Flavour the sugar… sprinkle the citric acid and 20 g of the raspberry powder onto the hot sugar. As the sugar starts to cool fold the edges towards the centre. Be careful this is hot, use the silicone mat to help you fold the sugar over repeatedly to try and mix in the flavour. When cool enough to just handle, pull and fold the sugar until it has a nice grain and shine.

 

5

Cut the sugar… Pull a thin strand of sugar and use scissors to cut small pieces. These pieces should be bite size and if the sugar starts to cool to quickly (making it hard to work with) you can heat it gently on a mat in a warm oven or put a warm tray underneath the mat to make the sugar pliable.

 

6

Shape the sugar… if you have a fancy raspberry shaped silicone mat* like ours then, lightly spray the mat and push the cut pieces of sugar into the cavities. If you do not have a silicone mat skip to step 8.

* We use a 35 cavity silicone mat in the shape of individual raspberries – see more here. You could use a silicone dome mould or something similar just ensure it is a mould with bite size cavities.

 

7

Put the mat into an oven… set to 120C and melt to shape, this should take around 10 minutes. Once the sugar has levelled off in the moulds remove the mat from the oven and leave to cool fully before demoulding the sweets.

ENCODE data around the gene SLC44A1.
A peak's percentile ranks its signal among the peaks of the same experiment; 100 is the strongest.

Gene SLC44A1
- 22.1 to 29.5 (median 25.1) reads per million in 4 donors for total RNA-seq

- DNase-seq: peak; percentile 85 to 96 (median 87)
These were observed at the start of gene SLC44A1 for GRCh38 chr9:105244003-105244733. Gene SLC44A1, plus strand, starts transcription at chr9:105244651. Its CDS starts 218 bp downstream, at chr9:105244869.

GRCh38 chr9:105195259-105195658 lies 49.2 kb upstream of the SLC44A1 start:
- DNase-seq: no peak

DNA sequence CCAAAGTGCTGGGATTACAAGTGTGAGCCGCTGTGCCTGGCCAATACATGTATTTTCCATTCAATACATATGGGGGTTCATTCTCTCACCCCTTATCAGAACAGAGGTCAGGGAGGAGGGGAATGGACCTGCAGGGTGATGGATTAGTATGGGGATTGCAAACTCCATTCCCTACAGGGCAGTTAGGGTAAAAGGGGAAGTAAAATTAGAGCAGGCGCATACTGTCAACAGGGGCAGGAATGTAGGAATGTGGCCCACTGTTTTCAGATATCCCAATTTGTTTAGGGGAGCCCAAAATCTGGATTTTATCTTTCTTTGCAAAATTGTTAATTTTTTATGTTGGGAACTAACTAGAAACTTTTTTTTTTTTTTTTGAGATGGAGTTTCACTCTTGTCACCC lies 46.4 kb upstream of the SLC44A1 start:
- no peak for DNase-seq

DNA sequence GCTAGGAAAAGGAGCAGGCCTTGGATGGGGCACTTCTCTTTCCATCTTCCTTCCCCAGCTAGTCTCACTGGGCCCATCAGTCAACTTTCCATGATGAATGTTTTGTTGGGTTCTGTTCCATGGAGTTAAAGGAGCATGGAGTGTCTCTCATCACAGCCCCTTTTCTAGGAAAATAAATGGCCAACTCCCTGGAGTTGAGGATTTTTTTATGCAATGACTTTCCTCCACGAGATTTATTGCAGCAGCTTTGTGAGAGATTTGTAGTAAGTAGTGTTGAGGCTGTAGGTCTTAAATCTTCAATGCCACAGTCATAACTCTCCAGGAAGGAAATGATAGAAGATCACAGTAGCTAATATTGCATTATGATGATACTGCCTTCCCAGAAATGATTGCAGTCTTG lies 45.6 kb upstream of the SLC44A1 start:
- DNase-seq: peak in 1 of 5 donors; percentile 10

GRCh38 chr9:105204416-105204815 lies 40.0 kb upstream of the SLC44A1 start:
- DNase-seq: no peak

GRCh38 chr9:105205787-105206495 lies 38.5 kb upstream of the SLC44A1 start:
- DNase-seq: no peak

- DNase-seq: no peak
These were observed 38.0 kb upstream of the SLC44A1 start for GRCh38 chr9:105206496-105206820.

8

Mix the cornflour, icing sugar… and remaining 10 g of raspberry powder together and dust a work bench or add to a bowl. Coat the sweets (either shaped or just cut with scissors) with the powder and use a dry brush to remove excess.

 

1
0 hours 0 minutes

For the sugar… take a large and spotlessly clean saucepan and add the water followed by the sugar. Ensure the water goes into the pan first to prevent the sugar from sticking to the bottom of the pan. Place the pan onto a stove. I prefer induction for this as there are no flames which may tinge the sugar before it is ready. Heat the syrup without stirring to a boil. Have a clean pastry brush ready with a little water to brush down the sides of the pan if the sugar looks to be crystallising.